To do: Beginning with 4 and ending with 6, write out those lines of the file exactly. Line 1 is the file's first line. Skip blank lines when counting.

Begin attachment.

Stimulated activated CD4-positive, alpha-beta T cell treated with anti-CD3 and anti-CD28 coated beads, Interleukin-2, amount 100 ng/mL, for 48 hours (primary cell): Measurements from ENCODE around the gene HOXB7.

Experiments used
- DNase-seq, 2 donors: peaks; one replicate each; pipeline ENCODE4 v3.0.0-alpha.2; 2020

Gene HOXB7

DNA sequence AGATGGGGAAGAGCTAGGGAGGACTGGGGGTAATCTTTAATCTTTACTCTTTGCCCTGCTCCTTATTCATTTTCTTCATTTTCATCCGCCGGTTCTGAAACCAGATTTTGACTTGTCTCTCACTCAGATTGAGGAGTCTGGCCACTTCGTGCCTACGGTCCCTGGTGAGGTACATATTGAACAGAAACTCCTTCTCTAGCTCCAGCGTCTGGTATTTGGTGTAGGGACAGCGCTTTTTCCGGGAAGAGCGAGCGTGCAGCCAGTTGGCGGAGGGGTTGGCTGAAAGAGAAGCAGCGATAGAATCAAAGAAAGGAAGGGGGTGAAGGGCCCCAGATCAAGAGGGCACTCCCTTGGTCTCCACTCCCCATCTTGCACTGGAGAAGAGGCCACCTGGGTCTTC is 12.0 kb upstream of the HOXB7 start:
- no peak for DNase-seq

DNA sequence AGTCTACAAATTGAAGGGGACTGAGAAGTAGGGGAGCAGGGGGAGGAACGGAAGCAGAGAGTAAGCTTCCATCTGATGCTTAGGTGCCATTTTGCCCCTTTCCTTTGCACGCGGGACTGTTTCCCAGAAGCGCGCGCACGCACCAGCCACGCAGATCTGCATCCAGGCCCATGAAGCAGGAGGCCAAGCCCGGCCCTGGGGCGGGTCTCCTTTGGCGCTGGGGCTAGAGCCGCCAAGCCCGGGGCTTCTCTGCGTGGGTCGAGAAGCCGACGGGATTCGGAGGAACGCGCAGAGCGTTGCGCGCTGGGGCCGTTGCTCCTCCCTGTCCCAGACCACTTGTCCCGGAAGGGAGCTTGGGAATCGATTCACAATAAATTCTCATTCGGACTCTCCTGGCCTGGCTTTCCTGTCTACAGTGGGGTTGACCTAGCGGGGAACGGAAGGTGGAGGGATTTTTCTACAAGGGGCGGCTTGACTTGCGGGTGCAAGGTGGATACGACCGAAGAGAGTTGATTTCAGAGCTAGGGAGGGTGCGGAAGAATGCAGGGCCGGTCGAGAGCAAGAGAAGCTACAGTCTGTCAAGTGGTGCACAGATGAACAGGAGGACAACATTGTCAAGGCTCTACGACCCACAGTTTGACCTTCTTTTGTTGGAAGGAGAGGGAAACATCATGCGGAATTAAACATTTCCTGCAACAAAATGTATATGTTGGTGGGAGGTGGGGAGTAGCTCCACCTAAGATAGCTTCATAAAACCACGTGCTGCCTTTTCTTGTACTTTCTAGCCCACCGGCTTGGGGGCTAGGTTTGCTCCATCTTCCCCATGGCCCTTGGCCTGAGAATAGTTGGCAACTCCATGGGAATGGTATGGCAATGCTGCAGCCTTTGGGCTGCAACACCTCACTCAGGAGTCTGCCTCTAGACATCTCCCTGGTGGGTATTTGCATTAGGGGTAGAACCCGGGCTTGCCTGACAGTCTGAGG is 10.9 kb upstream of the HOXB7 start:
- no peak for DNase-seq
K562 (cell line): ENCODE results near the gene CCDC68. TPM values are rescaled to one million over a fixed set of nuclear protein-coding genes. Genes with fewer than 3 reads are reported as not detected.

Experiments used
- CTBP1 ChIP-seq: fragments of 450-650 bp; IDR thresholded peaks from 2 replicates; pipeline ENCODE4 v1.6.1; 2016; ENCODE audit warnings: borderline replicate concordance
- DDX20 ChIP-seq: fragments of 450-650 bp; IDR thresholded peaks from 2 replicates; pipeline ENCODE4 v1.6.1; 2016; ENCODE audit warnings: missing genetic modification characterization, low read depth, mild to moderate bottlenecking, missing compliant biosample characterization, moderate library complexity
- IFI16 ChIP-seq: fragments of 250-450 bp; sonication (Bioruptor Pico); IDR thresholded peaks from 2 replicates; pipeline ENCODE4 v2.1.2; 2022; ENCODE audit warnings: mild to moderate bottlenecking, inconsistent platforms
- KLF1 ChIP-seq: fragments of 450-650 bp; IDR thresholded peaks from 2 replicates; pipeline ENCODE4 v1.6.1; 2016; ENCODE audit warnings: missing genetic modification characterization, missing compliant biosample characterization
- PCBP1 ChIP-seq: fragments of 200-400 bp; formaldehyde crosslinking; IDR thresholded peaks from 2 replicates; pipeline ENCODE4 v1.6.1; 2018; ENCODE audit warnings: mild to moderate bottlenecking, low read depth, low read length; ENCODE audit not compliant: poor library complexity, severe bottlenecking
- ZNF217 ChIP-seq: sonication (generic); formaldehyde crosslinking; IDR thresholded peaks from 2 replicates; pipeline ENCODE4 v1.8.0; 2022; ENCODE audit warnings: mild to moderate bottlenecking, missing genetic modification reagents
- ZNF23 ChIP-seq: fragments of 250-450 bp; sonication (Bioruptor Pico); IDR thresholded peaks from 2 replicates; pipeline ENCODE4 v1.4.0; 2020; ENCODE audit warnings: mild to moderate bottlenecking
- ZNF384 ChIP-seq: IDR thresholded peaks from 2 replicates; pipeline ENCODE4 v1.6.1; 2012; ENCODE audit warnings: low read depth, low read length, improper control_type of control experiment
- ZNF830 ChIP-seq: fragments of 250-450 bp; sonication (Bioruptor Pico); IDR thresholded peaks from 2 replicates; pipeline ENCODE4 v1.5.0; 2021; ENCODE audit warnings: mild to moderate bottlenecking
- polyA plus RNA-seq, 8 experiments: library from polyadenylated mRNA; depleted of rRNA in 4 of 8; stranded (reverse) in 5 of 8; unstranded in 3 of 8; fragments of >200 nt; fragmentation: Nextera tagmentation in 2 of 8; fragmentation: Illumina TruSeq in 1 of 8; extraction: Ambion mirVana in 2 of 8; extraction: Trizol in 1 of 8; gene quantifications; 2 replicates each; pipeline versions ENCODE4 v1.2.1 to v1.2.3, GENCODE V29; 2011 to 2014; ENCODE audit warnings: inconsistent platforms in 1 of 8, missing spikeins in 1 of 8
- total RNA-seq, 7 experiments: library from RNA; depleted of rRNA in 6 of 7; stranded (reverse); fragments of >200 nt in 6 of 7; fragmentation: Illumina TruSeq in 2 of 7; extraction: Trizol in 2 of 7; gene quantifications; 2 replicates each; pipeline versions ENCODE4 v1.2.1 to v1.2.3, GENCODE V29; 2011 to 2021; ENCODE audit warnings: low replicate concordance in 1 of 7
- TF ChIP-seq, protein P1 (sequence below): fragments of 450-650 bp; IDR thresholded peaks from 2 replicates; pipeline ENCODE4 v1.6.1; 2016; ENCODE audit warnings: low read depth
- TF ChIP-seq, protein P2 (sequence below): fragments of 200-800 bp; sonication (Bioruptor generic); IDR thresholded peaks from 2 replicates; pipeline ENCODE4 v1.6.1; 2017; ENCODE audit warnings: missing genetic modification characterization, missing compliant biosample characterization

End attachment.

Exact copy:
Gene HOXB7

DNA sequence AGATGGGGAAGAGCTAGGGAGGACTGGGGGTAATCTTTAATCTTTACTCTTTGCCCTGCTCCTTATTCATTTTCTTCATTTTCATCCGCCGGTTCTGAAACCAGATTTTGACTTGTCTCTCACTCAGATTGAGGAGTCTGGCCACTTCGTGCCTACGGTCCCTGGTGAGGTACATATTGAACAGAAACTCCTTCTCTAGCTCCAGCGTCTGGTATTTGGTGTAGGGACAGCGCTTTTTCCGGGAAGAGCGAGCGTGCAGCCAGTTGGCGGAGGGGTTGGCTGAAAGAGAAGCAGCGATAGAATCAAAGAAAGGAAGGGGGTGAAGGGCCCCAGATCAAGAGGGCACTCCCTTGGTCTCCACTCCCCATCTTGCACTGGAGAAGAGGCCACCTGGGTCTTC is 12.0 kb upstream of the HOXB7 start:
- no peak for DNase-seq